Pro­fil­ing, tweeted slurs. Why can’t Columbia shake its ugly past?

The Kansas City Star - - Opinion - BY MELINDA HENNEBERGER mhen­[email protected]­

The long­time po­lice chief here, Ken Bur­ton, was sus­pended and then forced out after a whole cat­a­log of com­plaints that in­cluded day drink­ing, in­ac­tion on ra­cial pro­fil­ing and us­ing his of­fi­cial Twit­ter ac­count to fol­low a site for panty fetishists. (Any guesses on which of those is seen as least rel­e­vant to his ouster?)

Un­like Lawrence, Kansas, or Ames, Iowa, this Mid­west­ern univer­sity town is one with an ugly his­tory of slave­hold­ing and pub­lic lynch­ings. In the last of these, in 1923, an African-Amer­i­can cus­to­dian at the Univer­sity of Mis­souri was mur­dered by a mob after a 14-year-old white girl iden­ti­fied him as her rapist — at a dis­tance of 30 feet, based mostly on the shape of his mus­tache.

A plaque at the bridge where that man, James T. Scott, was hanged is sup­posed to keep us from for­get­ting what hap­pened here. But fresh re­minders, on­line and off, on-cam­pus and off, keep the mem­ory from fad­ing, too. On Jan. 3, which hap­pened to be Chief Bur­ton’s last day on the job, Columbia Po­lice Lt. Brian Tate was sus­pended over a se­ries of tweeted slurs and com­men­tary on how much bet­ter off we’d be if the South had won the Civil War.

The next day, an­other Columbia of­fi­cer was put on leave after she drove up on a side­walk to su­per­vise high school stu­dents board­ing a school bus and ac­ci­den­tally mowed down the driver’s daugh­ter, a 4-year-old African-Amer­i­can girl. And that same day, Jan. 4, a vol­un­teer EMS re­spon­der for Boone County was sus­pended and or­dered to get di­ver­sity and anti-harass­ment train­ing over what of­fi­cials only de­scribed as an in­ap­pro­pri­ate Face­book post. Jim Crow-era at­ti­tudes aren’t even hooded any more, but are shouted on so­cial me­dia.

That’s made de­nial harder work than it used to be in this fast-grow­ing but slow-chang­ing town, which African Amer­i­cans from else­where in Mis­souri know to ap­proach with par­tic­u­lar cau­tion.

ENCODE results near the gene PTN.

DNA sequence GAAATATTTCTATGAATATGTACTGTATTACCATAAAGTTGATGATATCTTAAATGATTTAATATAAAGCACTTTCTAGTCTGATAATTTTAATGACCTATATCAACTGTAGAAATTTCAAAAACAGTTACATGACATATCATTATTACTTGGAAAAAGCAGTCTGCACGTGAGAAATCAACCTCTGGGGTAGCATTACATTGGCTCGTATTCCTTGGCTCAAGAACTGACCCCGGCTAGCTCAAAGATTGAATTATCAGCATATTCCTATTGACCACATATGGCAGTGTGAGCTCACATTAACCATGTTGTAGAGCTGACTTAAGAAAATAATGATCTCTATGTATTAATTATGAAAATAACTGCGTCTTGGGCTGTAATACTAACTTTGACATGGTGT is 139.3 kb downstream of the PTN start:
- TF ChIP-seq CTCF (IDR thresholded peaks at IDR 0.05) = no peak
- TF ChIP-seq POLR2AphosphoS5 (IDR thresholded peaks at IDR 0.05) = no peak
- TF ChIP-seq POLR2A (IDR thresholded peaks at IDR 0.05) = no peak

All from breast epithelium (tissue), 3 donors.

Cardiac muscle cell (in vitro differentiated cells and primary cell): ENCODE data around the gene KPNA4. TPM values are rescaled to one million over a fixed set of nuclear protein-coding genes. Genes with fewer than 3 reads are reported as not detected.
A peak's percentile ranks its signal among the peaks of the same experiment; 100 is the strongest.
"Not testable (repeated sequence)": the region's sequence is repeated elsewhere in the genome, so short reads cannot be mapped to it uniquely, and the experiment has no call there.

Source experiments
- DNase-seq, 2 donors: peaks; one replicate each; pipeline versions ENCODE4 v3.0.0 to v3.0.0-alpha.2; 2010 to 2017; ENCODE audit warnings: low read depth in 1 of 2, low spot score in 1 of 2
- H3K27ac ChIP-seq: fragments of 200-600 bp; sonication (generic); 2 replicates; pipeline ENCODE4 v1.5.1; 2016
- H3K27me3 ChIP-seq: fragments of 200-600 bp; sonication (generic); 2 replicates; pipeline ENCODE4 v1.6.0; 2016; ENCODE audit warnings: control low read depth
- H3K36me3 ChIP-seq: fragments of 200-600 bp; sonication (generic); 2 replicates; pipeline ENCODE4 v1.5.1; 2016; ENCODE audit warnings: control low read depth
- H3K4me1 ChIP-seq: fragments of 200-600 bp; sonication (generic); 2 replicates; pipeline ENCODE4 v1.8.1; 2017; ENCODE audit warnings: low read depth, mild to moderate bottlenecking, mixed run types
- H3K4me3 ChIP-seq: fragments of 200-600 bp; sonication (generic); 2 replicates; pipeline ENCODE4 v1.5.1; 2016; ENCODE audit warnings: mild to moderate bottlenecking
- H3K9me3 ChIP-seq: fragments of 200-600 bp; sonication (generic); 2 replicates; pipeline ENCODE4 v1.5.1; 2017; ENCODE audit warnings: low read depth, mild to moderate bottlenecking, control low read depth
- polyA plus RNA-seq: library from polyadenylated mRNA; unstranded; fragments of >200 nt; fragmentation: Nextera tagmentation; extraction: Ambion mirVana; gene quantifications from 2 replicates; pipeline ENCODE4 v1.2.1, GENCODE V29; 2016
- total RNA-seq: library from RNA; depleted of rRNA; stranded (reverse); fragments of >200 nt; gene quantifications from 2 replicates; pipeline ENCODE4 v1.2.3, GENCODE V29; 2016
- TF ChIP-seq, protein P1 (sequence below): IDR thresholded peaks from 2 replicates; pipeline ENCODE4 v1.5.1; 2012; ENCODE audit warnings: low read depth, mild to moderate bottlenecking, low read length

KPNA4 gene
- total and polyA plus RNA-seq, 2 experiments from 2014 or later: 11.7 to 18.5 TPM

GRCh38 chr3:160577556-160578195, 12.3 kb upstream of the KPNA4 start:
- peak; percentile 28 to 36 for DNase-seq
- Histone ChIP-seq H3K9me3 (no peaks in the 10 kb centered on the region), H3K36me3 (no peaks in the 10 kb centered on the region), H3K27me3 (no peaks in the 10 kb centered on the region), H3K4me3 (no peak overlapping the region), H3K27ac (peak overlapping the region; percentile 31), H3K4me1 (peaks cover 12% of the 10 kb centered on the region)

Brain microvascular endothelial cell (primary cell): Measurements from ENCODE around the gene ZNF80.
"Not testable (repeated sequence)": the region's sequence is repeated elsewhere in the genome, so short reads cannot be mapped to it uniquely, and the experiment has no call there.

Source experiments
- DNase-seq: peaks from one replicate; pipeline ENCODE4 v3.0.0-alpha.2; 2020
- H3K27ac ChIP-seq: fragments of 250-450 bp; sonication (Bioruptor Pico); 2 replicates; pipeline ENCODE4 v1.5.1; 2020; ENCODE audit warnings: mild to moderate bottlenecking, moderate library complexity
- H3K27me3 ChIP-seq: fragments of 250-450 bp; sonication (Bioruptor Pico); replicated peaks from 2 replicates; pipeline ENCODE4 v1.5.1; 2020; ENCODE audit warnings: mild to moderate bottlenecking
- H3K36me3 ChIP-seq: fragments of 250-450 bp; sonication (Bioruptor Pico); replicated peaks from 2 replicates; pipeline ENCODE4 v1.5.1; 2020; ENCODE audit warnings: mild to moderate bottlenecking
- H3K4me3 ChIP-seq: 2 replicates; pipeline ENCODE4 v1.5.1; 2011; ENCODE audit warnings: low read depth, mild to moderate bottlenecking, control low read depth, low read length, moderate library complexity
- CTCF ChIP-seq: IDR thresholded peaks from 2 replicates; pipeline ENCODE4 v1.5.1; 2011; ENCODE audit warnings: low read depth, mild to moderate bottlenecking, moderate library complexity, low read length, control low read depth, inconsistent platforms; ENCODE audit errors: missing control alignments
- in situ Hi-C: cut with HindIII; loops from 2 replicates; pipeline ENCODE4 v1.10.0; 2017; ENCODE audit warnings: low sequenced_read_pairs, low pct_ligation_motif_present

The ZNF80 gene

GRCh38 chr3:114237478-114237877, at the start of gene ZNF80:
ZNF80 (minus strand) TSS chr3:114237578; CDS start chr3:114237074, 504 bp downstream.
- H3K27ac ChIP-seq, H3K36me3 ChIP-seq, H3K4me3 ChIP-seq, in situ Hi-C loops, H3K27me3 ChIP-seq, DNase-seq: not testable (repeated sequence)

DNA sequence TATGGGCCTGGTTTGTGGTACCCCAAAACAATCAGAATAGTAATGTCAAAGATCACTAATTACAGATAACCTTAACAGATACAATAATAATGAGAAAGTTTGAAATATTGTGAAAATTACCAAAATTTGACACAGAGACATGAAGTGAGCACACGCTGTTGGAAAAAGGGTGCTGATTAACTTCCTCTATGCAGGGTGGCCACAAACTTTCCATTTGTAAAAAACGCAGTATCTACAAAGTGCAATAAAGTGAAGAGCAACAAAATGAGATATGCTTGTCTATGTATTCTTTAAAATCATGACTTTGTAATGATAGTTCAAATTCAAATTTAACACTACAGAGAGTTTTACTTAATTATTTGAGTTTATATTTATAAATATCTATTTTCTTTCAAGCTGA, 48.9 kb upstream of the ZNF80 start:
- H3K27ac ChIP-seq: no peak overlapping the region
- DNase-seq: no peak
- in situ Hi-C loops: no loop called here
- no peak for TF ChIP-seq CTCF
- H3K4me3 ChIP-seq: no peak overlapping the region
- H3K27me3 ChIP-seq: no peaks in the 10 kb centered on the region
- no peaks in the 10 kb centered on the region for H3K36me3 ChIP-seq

“We al­ways think the worst,” says Univer­sity of Mis­souri pro­fes­sor emerita Patty Placier, a mem­ber of the Race Mat­ters, Friends ra­cial jus­tice ad­vo­cacy group, “and then we find out it’s worse than we thought.”

Bur­ton and for­mer City Man­ager Mike Matthes, who re­signed un­der pres­sure in Novem­ber, had re­sponded to the City Coun­cil’s unan­i­mous de­ci­sion to move the Columbia Po­lice Depart­ment into more racially sen­si­tive, 21st-cen­tury com­mu­nity polic­ing prac­tices by do­ing just the op­po­site: They de­layed, ar­gued that that shift would re­quire a tax in­crease, and de­cided to scale back the depart­ment’s well-re­garded Com­mu­nity Out­reach Unit.

At one point, Bur­ton told the lo­cal po­lice re­view board out­right that of­fi­cers don’t want to do com­mu­nity-ori­ented polic­ing be­cause they “tend to get bored” un­less they’re out bust­ing bad guys. Those do­ing the dull work of prevent­ing prob­lems “don’t get any ac­tion, to be hon­est with you,” he said in the ses­sion, which was video­taped. “They want to go in cars and catch bur­glars and do all the things that po­lice of­fi­cers do.”

His de­par­ture, and all of the other re­cent turnover, could be an op­por­tu­nity for Columbia, where of­fi­cials who lost their jobs in 2018 also in­cluded the deputy city man­ager, whose po­si­tion was elim­i­nated, and the Columbia Pub­lic Schools CFO, who re­signed after be­ing charged with a felony. But will their per­ma­nent re­place­ments be any more likely to ad­dress the past in­stead of just re­peat­ing it?

“You’re go­ing to keep on get­ting the same thing,” says Bill Davis, a for­mer po­lice of­fi­cer from Mont­gomery, Alabama, who in his first year on Columbia’s Cit­i­zens Po­lice Re­view Board came to see the racism of lo­cal of­fi­cers as even more pro­nounced than in his home­town.

In video­taped ev­i­dence to back up com­plaints that the board re­viewed, said Davis, who is AfricanAmer­i­can, “I watched po­lice talk down to cit­i­zens” and rou­tinely say “very neg­a­tive things” about, among oth­ers, for­mer Pres­i­dent Barack Obama, lo­cal ra­cial jus­tice ac­tivists and women judges. And if you’ve filed a for­mal com­plaint about any­thing a lo­cal cop has done in re­cent years, there’s a good chance that it was Brian Tate, the now-sus­pended po­lice lieu­tenant who made no se­cret of his big­oted views on Twit­ter, who looked into your al­le­ga­tions.

Both can­di­dates in April’s may­oral elec­tion ac­knowl­edge that the Columbia Po­lice Depart­ment is over­due for an over­haul. But the in­cum­bent, Brian Treece, is a for­mer lob­by­ist for the Mis­souri Fra­ter­nal Or­der of Po­lice. And his op­po­nent, 72-year-old Chris Kelly, a for­mer state leg­is­la­tor who deleted most of his old tweets be­fore launch­ing his cam­paign, wouldn’t seem to be a likely ad­vo­cate for re­form, ei­ther.

Dur­ing a run a decade ago, Kelly apol­o­gized for jok­ing that a fe­male can­di­date’s cam­paign slo­gan should tout her “nice butt.” “It’s sadly the kind of thing I say,” he told re­porters at the time. “I know who I am.”

Still, Kelly seems to know who Columbia cops are, too: If elected, he said at a re­cent cam­paign event, “I will make sure that the peo­ple who are ter­ri­fied that their kids are go­ing to be killed by po­lice are in­volved in the hir­ing” of the next chief. “AfricanAmer­i­can peo­ple in Columbia, Mis­souri, they feel afraid of the po­lice depart­ment ... We have to look for a chief who’s go­ing to be com­mit­ted to chang­ing that.”

When Columbia starts ex­pect­ing more from its of­fi­cials and its po­lice depart­ment, it will get it.

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